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Short Communication, J Comput Eng Inf Technol Vol: 5 Issue: 3

EMG-Based Biofeedback to Improve Motor Control in Children with Dystonia

Casellato C*, Lunardini F and Pedrocchi A
Neuroengineering and Medical Robotics Laboratory, Department of Electronics, Information and Bioengineering, Politecnico di Milano, P.zza Leonardo Da Vinci 32, 20133, Milano, Italy
Corresponding author : Claudia Casellato, Ph D
Post-doc Fellow, Neuroengineering and Medical Robotics Laboratory, Department of Electronics, Information and Bioengineering, Politecnico di Milano, P.zza Leonardo Da Vinci 32, 20133, Milano, Italy
Tel: +39-0223999509
E-mail: [email protected] it, [email protected], [email protected]
Received: March 14, 2016 Accepted: June 20, 2016 Published: June 27, 2016
Citation: Casellato C, Lunardini F, Pedrocchi A (2016) EMG-Based Biofeedback to Improve Motor Control in Children with Dystonia. J Comput Eng Inf Technol 5:3. doi:10.4172/2324-9307.1000152

Abstract

EMG-Based Biofeedback to Improve Motor Control in Children with Dystonia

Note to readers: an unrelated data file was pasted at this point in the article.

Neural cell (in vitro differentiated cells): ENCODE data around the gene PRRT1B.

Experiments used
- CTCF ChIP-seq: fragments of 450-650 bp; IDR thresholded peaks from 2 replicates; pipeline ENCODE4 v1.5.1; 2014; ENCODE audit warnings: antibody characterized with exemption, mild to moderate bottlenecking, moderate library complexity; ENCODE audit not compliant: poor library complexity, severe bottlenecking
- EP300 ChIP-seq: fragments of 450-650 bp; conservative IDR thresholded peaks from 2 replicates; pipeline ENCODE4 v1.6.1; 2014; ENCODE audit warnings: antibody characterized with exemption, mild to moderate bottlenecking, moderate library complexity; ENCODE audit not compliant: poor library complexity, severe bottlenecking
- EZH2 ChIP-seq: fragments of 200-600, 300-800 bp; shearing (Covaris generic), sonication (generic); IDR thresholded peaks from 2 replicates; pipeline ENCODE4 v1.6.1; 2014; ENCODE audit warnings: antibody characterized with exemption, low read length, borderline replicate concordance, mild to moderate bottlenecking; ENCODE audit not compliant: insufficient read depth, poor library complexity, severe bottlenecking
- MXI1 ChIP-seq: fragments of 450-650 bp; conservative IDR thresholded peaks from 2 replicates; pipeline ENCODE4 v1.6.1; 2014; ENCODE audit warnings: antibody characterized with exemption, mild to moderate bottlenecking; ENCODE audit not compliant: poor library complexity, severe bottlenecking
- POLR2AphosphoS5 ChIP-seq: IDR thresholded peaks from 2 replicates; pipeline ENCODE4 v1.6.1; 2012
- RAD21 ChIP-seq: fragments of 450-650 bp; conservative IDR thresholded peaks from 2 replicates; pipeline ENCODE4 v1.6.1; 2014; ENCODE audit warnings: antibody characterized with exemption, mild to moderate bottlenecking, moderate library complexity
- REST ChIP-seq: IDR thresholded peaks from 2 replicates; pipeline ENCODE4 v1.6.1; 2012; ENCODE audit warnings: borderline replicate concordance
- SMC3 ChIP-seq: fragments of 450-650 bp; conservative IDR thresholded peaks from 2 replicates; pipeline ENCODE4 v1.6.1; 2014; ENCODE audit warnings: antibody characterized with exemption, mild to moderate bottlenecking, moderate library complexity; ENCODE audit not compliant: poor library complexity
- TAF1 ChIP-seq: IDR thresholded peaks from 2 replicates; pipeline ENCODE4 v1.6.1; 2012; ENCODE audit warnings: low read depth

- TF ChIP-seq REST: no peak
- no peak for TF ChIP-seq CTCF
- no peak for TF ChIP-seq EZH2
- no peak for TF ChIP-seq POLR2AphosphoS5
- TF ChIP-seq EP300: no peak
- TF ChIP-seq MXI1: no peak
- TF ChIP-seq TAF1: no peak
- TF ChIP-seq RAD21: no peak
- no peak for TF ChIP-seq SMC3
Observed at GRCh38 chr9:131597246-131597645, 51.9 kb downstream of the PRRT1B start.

The scarcity of effective treatment options for children with dystonia represents an important clinical challenge. In this framework, biofeedback training is a promising non-invasive treatment candidate. Indeed, rehabilitation tools able to provide augmented sensory information may be used by children to better calibrate and modulate muscle activations to attain improved motor control. Recently, biofeedback paradigms based on surface electromyographic activity of task-related muscles have been developed and tested. These studies, by leveraging different sensory channels, such as visual and haptic modalities, showed that children with dystonia have the ability to gain partial control over muscle activations, resulting in clinical improvements. Future studies should adopt more sensitive and accurate outcome measures with the ability of capturing small motor changes, in order to quantitatively and reliably assess the benefits of biofeedback training in children with dystonia.

Keywords: Biofeedback; Rehabilitation; Childhood dystonia; Electromyographic activity

Keywords

Biofeedback; Rehabilitation; Childhood dystonia; Electromyographic activity